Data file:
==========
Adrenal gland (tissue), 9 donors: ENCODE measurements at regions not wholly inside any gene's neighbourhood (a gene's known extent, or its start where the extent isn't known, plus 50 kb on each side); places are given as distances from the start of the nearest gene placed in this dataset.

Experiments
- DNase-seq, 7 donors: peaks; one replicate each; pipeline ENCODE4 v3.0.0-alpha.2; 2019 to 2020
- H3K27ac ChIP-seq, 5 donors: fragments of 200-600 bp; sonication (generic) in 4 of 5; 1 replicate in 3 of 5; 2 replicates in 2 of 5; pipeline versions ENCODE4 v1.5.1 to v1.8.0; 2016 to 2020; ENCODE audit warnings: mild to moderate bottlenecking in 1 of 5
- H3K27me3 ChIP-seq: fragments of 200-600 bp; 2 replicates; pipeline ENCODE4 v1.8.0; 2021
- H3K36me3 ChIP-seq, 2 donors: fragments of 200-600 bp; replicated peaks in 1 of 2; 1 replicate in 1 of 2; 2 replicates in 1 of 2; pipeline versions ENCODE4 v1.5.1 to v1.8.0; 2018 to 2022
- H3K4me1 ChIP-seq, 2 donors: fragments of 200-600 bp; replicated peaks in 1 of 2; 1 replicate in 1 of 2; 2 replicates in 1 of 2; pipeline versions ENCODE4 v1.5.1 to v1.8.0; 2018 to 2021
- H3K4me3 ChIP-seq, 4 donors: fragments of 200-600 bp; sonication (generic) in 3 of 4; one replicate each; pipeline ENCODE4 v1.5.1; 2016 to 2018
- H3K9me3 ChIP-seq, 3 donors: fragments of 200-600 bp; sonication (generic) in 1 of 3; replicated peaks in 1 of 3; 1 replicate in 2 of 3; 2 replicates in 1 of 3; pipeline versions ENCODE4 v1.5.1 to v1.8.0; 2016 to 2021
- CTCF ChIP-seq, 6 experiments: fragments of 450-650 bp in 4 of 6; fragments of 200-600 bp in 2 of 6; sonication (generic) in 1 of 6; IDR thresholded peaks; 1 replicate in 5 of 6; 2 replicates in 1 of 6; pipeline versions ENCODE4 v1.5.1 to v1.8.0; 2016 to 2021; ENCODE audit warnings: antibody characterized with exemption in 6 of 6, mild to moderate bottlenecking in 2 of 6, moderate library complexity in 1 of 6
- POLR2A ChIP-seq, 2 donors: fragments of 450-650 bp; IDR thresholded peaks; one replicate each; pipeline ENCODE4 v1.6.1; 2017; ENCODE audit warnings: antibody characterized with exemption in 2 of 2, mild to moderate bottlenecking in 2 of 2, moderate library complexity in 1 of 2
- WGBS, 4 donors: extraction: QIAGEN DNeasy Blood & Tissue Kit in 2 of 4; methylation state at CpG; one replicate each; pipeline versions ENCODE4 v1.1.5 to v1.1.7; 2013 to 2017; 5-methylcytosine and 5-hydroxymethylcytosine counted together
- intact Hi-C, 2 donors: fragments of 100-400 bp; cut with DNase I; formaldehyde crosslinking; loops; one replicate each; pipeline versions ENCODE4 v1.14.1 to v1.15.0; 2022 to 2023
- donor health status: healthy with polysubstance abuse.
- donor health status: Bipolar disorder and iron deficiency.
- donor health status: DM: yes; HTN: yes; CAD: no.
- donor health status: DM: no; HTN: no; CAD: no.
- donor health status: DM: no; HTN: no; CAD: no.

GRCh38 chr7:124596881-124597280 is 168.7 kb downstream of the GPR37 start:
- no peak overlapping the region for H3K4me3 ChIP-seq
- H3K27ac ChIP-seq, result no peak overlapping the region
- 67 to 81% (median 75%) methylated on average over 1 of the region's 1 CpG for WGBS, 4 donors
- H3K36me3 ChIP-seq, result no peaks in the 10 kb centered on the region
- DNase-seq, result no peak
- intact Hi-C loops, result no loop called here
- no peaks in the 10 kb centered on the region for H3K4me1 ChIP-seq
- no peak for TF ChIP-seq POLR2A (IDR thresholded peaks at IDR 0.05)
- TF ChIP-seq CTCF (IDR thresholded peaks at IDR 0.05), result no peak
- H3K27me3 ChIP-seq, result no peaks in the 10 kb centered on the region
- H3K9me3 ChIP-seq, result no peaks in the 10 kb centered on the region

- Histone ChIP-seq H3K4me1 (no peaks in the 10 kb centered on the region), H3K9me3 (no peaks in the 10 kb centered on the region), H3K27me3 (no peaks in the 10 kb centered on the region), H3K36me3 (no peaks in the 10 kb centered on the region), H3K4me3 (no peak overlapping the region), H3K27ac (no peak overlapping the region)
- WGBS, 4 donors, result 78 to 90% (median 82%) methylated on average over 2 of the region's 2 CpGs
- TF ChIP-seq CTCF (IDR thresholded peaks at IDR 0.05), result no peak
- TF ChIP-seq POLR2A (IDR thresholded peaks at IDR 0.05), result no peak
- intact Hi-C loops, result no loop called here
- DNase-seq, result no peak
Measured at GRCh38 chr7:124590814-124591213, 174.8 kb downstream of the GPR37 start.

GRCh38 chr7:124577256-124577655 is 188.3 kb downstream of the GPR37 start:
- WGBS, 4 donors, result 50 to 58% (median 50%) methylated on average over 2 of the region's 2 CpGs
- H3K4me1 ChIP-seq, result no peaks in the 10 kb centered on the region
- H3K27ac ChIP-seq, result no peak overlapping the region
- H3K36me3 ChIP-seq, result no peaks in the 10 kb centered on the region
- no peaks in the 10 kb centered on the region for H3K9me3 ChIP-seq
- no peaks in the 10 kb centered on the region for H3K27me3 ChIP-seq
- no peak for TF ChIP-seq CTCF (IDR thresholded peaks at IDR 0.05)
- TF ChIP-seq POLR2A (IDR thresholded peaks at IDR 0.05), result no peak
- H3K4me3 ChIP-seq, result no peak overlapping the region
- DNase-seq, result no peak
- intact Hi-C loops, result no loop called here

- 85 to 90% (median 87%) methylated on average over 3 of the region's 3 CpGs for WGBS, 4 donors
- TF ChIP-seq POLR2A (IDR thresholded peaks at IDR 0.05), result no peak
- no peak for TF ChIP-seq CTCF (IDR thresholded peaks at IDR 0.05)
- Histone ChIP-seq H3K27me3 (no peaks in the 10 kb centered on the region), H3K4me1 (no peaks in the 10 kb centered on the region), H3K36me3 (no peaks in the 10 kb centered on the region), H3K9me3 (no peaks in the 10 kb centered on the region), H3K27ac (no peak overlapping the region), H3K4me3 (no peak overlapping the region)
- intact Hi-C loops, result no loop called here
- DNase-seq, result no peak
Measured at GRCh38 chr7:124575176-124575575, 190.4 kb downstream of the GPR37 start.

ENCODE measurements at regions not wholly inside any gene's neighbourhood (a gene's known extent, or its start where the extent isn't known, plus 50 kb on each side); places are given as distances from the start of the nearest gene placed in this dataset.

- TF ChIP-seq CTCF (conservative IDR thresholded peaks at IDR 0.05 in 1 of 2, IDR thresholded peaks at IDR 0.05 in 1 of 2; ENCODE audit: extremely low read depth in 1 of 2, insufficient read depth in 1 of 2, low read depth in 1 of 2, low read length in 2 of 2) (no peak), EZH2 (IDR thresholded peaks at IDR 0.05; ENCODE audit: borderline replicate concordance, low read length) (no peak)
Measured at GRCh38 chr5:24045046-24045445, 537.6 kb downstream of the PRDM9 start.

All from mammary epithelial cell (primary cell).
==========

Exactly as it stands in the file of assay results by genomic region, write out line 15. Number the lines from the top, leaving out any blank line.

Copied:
- donor health status: Bipolar disorder and iron deficiency.